Ethics questions are as old as the first human who had to decide whether to club or welcome the neighbor from the next cave over who came visiting. But that doesn't mean that each generation doesn't face their own unique ethical quandaries.

When planes were first developed, some wrung their hands that they would make warfare unimaginably uglier; a few even called for the destruction of all planes. Then we figured out how to split the atom and even more terrifying questions emerged. How do you balance the benefits and terrors of a technology that can literally raze cities in an instant?  

The bigger the technological development, in other words, the thornier the ethical quandaries it often creates. That was true since automobiles transformed our lifestyles while simultaneously killing thousands a day, and it's true in our current reality of mind-bending technological progress with entrepreneurs aiming rockets at Mars and envisioning artificial intelligence that makes humans look about as smart a house cat in comparison.

So what are some of the biggest ethical questions being raised by these new technologies? You need to look no further than the TED stage to hear about some of the thorniest. The TED Ideas blog recently rounded up talks on the subject, including these, which are guaranteed to make you think:

1. Should parents be able to edit their babies' genes?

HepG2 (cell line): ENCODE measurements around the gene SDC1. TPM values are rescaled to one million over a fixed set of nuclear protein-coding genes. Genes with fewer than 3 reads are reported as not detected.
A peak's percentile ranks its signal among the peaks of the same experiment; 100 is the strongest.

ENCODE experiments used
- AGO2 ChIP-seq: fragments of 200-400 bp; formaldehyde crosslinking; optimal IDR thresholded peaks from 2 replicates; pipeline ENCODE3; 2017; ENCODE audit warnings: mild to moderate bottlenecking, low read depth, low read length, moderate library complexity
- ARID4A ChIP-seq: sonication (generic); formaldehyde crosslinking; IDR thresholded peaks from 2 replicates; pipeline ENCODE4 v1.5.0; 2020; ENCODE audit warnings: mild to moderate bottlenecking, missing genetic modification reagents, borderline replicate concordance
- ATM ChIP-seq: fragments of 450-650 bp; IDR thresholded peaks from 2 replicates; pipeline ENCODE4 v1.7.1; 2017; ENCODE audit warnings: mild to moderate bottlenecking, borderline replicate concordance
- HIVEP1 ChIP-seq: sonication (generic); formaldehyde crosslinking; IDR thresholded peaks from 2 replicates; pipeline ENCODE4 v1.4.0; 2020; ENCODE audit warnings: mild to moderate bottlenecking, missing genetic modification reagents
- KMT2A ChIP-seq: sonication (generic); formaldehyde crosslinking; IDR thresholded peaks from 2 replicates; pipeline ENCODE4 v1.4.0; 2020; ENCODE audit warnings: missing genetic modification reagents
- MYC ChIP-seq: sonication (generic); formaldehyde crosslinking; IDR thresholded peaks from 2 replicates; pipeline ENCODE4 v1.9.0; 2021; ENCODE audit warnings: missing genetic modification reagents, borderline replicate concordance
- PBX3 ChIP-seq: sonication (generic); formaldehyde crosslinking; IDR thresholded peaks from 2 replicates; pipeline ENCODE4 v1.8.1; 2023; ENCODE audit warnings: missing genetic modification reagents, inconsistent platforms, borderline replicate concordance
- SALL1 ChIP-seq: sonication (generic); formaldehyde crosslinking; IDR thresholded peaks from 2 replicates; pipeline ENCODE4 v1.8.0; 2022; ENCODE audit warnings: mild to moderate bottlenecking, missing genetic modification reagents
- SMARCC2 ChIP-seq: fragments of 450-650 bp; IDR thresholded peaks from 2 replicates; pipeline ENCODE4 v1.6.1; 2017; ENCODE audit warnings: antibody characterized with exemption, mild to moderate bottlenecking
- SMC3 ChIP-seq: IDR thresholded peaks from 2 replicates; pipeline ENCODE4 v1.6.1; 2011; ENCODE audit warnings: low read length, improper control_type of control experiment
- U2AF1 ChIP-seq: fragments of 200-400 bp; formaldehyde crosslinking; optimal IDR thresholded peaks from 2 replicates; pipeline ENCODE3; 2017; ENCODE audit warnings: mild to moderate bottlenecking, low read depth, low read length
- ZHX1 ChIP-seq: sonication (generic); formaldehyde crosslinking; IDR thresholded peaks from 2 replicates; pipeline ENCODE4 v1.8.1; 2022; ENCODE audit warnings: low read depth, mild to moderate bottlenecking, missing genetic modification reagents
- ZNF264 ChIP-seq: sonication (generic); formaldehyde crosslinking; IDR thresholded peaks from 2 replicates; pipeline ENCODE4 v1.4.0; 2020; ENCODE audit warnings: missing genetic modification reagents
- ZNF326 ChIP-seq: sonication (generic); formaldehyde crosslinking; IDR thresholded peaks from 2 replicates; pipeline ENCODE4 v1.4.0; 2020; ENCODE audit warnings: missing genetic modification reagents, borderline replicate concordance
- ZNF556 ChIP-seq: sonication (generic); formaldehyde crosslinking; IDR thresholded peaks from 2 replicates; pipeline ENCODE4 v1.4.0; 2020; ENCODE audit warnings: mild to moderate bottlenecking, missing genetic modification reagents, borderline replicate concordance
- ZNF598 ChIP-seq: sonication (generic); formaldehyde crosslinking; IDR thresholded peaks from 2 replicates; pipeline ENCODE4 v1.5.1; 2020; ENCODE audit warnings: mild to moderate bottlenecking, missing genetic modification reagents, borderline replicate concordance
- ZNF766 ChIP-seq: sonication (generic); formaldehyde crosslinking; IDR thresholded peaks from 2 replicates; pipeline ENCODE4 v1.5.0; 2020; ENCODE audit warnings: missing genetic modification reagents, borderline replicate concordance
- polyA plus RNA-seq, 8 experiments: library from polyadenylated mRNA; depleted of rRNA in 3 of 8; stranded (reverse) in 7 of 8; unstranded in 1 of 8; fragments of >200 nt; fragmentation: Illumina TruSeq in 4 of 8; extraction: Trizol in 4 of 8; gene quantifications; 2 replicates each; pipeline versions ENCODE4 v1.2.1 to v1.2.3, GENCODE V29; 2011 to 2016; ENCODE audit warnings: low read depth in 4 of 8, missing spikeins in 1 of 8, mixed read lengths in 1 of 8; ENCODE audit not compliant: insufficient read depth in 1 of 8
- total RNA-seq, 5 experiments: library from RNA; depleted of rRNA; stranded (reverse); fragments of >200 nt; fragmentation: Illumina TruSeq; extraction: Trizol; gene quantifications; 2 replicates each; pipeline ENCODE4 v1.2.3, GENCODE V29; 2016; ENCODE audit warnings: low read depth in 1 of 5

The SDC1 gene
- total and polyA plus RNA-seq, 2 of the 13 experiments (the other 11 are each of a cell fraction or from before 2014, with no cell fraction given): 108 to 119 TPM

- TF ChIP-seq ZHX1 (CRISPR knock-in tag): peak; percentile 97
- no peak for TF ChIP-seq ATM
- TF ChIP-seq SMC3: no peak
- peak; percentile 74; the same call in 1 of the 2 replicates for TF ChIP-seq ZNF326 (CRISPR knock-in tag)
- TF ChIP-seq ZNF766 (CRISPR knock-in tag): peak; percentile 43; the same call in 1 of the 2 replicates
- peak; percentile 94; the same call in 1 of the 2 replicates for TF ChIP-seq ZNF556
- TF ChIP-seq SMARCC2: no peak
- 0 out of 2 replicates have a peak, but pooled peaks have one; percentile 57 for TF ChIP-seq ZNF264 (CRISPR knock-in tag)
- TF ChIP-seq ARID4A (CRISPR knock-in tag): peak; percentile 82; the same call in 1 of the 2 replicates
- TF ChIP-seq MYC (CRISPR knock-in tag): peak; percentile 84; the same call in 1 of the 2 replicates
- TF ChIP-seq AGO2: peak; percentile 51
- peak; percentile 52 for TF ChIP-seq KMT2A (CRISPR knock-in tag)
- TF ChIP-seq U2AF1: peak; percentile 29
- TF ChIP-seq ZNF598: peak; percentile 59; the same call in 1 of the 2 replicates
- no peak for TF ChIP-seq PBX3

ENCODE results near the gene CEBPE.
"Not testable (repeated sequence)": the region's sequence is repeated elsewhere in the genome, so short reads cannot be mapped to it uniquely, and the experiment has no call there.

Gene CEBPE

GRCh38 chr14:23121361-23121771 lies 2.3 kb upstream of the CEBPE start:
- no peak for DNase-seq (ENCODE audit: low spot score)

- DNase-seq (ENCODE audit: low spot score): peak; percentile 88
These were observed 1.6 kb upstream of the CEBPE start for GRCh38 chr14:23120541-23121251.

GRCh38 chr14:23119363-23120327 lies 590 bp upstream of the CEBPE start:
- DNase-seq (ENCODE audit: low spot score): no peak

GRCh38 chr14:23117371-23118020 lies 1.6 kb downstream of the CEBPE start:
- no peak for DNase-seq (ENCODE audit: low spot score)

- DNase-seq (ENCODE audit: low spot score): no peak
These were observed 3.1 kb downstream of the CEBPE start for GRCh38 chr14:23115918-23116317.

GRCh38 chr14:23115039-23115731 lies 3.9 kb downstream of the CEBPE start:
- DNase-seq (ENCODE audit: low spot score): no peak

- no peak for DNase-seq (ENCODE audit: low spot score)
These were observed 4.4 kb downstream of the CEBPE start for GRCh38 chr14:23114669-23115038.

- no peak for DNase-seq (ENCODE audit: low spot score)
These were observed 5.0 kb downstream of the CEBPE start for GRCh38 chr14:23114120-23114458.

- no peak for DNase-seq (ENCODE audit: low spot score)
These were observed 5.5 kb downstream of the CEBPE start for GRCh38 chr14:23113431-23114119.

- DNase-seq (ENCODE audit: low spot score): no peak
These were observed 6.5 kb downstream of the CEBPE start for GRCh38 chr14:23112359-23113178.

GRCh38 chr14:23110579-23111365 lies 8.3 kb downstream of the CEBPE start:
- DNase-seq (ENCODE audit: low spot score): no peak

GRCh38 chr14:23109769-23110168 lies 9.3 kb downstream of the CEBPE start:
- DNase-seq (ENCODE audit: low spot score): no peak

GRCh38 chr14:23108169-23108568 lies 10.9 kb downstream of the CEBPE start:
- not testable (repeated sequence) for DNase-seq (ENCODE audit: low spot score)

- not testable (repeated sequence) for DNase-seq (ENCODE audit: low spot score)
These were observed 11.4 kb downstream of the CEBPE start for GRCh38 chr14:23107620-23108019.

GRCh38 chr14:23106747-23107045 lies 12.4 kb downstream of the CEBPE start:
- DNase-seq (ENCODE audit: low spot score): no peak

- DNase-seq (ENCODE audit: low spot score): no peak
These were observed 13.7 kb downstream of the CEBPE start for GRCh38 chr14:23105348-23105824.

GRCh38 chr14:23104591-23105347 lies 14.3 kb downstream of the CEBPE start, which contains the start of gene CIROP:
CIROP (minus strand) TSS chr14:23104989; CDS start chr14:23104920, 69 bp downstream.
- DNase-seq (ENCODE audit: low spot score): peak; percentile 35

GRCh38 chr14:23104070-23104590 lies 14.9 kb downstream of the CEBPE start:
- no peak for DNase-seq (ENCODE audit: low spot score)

"If you had a baby with a congenital heart defect and a doctor could remove the gene, would you do it to save your baby's life? Most people probably would. But take that another step further: Would you make your baby a little more intelligent? A little more beautiful?" asks Jennifer Doudna, co-inventor of the CRISPR gene editing technology, in this talk.

2. Should a driverless car kill its passenger to save five strangers?

Programming self-driving cars isn't just about teaching them to avoid obstacles and navigate intersections. It also involves teaching them how to make tough ethical choices.

"A driverless car is on a two-way road lined with trees when five kids suddenly step out into traffic. The car has three choices: to hit the kids, to hit oncoming traffic or to hit a tree. The first risks five lives, the second risks two, and the third risks one. What should the car be programed to choose? Should it try to save its passenger, or should it save the most lives?" and "Would you be willing to get in a car knowing it might choose to kill you?" MIT computational social scientist Iyad Rahwan considers in this talk.

3. What morals should we program into intelligent machines?

Super intelligent robots with no morals at all is clearly a bad idea, but then which morals do we program into them? "Who should decide which moral beliefs are the most 'right'? Should every country have to agree to a set of core values? Should the robot be able to change its own mind?" are among the touch questions considered by techno-sociologist Zeynep Tufekci.

Which technology makes you the most nervous when it comes to ethical concerns?